Go ahead and feel good about yourself since this is all luck anyway.
The set has all of the dramatic lights and bass-heavy music you'd expect a primetime game show to have (thanks "Who Wants To Be A Millionaire"). It wasn't as over the top as Millionaire because there was no circle of spotlights to focus in a dramatic swoop, but the floors were nice and shiny. Speaking of shiny, Howie Mandel and his bald head hosted the show without much fanfare. He wasn't spectacular but also didn't add to the excitement. I've always liked Howie and heard some of his humor during the show, like when a contestant didn't get his sarcasm and Howie said, "yeah, that would be the joke." I'd let Howie have more comedic room to make fun of, I mean, work with the out-of-touch-with-reality contestants.
Please match the model to her IQ.
I don't think the show will have the staying power or incredible popularity that Millionaire had when it first aired (though this is a popular Australian transplant (whose version sounds much more interesting)) . This show is more about blind luck than anything else, while Millionaire is well-designed. By starting with very easy questions, Millionaire lets the viewer feel smart until they reach significant values. The show's strength is in its question variety that would always touch on at least one viewer's area of expertise. Then, when the question was asked, we'd feel smart because it was "soooo easy" for us, but because it was random, it'd stump the contestant. It also helped having multiple choices so everyone felt like they had a fighting chance to pick correctly. "Deal or No Deal" is popular, but if only because of its simplicity for the masses.
Seriously, you can't beat my fake smile after a contestant makes a joke.
Deal or No Deal's strategy solely relies upon how greedy someone wants to be. Last night, the female contestant was offered $138,000 with $300k and $500k left on the board. She passed on the offer and eventually finished with $25k. What gets me about the show is how easy it is to finish with a few thousand dollars for essentially doing nothing, while other shows like Jeopardy and Wheel of Fortune at least make you work for it. For the most part, you're in a fair amount of control of how you'll do in those two shows. Meanwhile, Deal or No Deal gives you little control in your result unless you're deciding on a Banker's offer. Outside of that, you have no control over your tally since picking random briefcases is just that - random. The game also lends itself to longer turns because there is little incentive to walk away early when you'll have better offers the longer you stay, until there are a handful of briefcases.
I can't believe I'm writing this much about a show I didn't care for, but I can't stop myself....
You know my fingers will smell like chicken when I remove them from my armpits.
The Banker guy is shown as a silhouette perched above the stage who "makes" this awkwardly silly call to Howie to report the next offer. I think they should do away with this whole scheme. Watching Howie listen on the phone really isn't entertaining. The phone prop looks really cheap with one little 20-W light bulb acting as the call signal. Why not just give Howie the offers in an IFB and have him comedically/dramatically tell the contestant? The banker guy has no voice or character (haha) so why have him there at all? The producers would be better off having a different celebrity act as the banker each night and put their own twist on it. Then, weak viewers would tune in to see that night's surprise banker.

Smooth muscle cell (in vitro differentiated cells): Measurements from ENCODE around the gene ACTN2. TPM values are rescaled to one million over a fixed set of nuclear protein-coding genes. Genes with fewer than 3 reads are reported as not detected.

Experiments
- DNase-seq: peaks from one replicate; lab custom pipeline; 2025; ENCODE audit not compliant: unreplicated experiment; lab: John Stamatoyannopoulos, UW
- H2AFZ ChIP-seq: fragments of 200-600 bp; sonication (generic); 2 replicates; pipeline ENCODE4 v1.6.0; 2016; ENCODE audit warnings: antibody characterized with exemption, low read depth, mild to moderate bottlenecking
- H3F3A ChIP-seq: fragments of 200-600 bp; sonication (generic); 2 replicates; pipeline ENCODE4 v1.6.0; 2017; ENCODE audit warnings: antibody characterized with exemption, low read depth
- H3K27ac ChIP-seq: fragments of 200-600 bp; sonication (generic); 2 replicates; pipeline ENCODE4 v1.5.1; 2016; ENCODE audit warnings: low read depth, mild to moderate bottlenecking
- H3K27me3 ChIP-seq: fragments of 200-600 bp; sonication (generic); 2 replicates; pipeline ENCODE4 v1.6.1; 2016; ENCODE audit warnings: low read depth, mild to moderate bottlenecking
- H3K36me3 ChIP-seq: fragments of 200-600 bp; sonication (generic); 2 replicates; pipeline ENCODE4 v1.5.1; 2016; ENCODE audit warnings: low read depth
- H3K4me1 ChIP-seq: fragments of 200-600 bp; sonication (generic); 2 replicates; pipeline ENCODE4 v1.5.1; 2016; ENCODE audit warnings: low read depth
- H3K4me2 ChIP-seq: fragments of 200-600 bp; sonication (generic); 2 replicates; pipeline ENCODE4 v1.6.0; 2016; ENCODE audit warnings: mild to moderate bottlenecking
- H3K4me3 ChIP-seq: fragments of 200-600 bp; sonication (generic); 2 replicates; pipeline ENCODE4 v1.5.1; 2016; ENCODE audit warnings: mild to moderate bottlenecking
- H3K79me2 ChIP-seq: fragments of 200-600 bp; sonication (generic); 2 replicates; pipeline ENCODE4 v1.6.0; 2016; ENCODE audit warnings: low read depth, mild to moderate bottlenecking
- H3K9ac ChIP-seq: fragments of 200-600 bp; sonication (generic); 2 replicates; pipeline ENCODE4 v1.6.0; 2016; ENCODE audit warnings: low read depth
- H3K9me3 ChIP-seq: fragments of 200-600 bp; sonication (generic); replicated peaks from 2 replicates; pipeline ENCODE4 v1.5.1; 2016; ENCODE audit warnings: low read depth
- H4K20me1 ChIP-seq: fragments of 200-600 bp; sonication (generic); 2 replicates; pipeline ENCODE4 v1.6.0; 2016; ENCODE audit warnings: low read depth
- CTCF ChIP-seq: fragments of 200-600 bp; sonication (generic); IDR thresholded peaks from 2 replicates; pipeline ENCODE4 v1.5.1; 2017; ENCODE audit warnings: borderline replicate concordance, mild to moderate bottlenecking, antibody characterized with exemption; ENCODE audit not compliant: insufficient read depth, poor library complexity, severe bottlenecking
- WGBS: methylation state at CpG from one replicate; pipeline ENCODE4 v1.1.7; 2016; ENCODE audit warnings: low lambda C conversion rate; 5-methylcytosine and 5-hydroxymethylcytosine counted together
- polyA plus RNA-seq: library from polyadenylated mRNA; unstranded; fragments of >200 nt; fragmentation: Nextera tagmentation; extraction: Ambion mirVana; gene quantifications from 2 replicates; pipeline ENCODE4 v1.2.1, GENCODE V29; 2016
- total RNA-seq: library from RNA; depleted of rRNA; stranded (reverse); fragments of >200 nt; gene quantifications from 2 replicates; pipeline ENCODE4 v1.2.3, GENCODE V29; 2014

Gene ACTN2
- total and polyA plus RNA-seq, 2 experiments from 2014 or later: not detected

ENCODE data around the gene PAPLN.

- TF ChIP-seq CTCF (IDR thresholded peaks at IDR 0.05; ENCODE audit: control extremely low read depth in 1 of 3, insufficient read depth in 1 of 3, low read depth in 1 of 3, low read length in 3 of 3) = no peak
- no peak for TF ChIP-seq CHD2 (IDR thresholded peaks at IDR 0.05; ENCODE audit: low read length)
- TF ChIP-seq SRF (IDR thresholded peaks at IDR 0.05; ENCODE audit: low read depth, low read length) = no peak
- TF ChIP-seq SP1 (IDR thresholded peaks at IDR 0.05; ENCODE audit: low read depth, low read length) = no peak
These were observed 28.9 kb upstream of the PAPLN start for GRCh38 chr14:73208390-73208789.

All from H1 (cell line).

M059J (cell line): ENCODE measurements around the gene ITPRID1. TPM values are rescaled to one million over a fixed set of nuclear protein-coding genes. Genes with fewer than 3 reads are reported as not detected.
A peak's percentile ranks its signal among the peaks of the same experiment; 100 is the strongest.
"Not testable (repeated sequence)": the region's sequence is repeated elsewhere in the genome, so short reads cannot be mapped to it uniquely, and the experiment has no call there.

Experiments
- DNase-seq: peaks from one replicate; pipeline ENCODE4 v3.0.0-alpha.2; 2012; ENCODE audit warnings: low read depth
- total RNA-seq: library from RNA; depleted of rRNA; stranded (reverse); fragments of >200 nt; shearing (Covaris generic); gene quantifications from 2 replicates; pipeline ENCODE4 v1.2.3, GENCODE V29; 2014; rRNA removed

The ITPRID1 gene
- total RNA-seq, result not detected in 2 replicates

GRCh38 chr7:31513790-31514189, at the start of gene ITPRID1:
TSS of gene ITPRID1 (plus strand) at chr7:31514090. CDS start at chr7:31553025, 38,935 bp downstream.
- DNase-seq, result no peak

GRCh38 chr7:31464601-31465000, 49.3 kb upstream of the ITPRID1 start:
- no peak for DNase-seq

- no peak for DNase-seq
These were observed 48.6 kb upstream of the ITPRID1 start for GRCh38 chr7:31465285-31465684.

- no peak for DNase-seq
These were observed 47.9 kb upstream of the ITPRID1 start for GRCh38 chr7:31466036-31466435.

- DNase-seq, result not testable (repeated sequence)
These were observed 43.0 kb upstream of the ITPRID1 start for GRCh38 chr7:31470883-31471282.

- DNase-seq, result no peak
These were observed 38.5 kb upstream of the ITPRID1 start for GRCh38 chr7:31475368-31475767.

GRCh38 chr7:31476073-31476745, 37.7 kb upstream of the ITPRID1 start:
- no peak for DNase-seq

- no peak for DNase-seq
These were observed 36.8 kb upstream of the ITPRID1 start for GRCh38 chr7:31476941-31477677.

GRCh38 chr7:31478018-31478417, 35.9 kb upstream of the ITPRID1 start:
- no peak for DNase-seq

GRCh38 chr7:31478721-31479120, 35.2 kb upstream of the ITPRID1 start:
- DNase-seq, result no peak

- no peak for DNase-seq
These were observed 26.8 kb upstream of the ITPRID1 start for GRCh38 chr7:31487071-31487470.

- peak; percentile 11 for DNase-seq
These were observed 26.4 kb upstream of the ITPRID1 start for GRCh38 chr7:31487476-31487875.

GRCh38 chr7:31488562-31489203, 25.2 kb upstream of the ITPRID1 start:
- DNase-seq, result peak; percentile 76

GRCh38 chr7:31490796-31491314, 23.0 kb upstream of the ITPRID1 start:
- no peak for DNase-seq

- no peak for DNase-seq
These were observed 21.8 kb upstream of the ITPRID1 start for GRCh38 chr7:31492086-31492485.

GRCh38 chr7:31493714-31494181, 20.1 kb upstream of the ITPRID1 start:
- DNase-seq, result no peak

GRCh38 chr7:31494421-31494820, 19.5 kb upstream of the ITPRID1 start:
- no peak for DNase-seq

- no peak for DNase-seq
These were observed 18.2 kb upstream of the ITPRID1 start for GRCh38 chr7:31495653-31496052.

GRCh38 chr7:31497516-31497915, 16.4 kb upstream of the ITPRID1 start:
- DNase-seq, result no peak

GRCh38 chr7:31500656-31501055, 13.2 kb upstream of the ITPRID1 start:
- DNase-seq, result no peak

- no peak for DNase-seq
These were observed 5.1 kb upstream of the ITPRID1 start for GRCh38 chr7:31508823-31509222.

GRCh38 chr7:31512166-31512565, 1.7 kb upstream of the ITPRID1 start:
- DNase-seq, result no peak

Let's hug after we turned down $138k.
Of course, like any reality/game show, the details are in the closing credits (for example: Trump's weekly decision is decided beforehand with help from the producers). The "mysterious" banker is really the producer(s) and the "high security" vault we're shown at the start was "scripted for dramatic purposes." Not that it mattered since any vault on a sound stage isn't going to be your first choice to store your great-grandmother's necklace. While we're talking about deceiving appearances, is there any point to having identically-dressed, not-so-hot models hold and open the briefcases? Though it is fun watching Howie awkwardly speak with any of them for more than a few seconds.
That's my super secret vault behind me...until you read the fine print to learn it's fake and the producers knew what briefcase had what value the whole time.
Perhaps this is the show's crux, but I found myself rooting against last night's contestant after she turned down the $138k, telling her how dumb she was and deserved the lower sums for being so greedy. Did I feel better about myself? A little and I can see myself yelling at the screen night after night. I know nothing about math theory, but when the briefcase is first chose, it's a 1 in 30 shot of having the highest cash and 1 in 6 of having a 6-digit amount. As the briefcases are opened, we're told of the contestant's likelihood of having a high amount. So with 4 cases left, it's 1 in 4, but in reality, it's still the 1 in 30 from the start, meaning, as we've seen in every episode this week, no contestant ever has a value over $100k so it pays to take the cash after opening at least 20.
NBC offered an interactive game where you text a guess which briefcase is a separate secret one, but even if you get it right, you have to be randomly selected among the winners. It's a decent idea to get viewers involved, but not enough for me. I won't watch the show from the start again, but over the next week, if I'm flipping through with no other options, and someone is very far along, my curiosity might get peaked, but there isn't enough substance to keep me regularly coming back.
Of course, this is just my two cents. Sorry, so very sorry about that pun.